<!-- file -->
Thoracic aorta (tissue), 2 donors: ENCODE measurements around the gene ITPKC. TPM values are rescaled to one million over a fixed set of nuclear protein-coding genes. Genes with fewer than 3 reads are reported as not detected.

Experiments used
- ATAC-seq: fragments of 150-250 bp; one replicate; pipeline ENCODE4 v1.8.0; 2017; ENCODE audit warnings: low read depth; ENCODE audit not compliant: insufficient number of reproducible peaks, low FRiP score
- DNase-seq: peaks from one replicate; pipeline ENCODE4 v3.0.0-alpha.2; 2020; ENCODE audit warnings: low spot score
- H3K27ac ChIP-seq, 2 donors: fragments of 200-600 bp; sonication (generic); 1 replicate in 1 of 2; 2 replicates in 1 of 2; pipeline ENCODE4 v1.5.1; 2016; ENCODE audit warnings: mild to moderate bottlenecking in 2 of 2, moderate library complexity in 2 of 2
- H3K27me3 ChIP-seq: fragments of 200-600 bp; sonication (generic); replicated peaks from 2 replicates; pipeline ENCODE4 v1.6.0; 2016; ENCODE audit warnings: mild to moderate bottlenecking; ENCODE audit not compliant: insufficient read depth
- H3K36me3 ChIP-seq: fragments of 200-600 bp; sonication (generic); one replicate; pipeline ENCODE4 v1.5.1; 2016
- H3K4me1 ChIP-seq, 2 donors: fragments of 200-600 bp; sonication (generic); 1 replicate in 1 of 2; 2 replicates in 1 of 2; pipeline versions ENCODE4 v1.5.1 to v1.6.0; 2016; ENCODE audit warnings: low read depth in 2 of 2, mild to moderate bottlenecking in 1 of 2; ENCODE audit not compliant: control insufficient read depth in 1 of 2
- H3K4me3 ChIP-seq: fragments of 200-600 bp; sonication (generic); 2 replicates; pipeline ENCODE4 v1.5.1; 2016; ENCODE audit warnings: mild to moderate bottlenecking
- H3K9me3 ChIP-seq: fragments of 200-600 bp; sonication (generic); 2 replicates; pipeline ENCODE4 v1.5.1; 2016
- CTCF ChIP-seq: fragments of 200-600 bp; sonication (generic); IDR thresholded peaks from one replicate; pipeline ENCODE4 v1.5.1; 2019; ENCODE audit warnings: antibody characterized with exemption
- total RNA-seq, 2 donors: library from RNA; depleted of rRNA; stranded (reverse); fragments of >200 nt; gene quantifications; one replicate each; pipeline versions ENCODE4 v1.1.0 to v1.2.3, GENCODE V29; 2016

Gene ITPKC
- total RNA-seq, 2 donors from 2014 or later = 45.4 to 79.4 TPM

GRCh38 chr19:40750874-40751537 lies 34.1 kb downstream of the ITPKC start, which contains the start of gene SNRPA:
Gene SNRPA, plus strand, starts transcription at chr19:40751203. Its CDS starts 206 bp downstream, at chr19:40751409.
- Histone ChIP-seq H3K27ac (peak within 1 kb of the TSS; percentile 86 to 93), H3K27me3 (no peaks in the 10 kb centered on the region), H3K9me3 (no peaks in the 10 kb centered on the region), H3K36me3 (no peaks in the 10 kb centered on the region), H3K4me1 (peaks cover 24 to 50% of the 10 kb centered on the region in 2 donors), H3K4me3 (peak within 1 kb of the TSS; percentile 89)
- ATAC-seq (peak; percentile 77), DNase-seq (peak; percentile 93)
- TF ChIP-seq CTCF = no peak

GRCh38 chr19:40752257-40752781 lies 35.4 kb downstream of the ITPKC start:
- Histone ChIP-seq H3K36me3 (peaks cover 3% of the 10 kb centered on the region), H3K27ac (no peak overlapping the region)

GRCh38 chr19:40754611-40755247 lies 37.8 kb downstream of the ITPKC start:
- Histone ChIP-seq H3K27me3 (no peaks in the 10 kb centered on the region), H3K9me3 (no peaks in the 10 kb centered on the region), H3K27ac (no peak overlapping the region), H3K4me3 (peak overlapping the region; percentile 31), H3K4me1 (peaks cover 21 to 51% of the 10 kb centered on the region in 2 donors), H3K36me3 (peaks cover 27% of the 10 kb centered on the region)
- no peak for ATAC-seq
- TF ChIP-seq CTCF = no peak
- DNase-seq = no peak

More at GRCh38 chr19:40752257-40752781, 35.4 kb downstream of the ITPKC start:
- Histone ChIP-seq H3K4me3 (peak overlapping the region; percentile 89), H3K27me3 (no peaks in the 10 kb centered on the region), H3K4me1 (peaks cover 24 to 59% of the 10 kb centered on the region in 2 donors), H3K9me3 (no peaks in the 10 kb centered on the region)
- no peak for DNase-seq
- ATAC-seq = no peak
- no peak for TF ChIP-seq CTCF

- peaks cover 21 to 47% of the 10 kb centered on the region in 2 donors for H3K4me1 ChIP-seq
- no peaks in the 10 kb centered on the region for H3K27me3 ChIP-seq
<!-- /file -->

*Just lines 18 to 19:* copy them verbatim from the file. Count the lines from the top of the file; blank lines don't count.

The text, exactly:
- ATAC-seq (peak; percentile 77), DNase-seq (peak; percentile 93)
- TF ChIP-seq CTCF = no peak